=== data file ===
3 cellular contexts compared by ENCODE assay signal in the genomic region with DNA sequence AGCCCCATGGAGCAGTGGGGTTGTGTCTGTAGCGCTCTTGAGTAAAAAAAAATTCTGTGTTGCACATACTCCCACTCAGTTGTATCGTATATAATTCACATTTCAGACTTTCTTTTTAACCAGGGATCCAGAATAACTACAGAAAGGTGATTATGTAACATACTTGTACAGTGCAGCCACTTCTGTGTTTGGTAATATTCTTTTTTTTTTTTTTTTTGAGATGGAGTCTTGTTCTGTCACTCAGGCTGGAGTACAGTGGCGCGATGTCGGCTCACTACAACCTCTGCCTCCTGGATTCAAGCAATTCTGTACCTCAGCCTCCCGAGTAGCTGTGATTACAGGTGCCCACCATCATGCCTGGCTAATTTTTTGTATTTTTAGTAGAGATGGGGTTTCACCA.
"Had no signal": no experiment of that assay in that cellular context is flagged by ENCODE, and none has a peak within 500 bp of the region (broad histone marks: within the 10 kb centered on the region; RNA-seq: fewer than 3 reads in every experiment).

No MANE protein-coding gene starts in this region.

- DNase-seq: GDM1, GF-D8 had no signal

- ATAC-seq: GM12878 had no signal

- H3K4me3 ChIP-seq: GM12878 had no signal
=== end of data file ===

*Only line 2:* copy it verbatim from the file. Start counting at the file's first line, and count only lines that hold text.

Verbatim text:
"Had no signal": no experiment of that assay in that cellular context is flagged by ENCODE, and none has a peak within 500 bp of the region (broad histone marks: within the 10 kb centered on the region; RNA-seq: fewer than 3 reads in every experiment).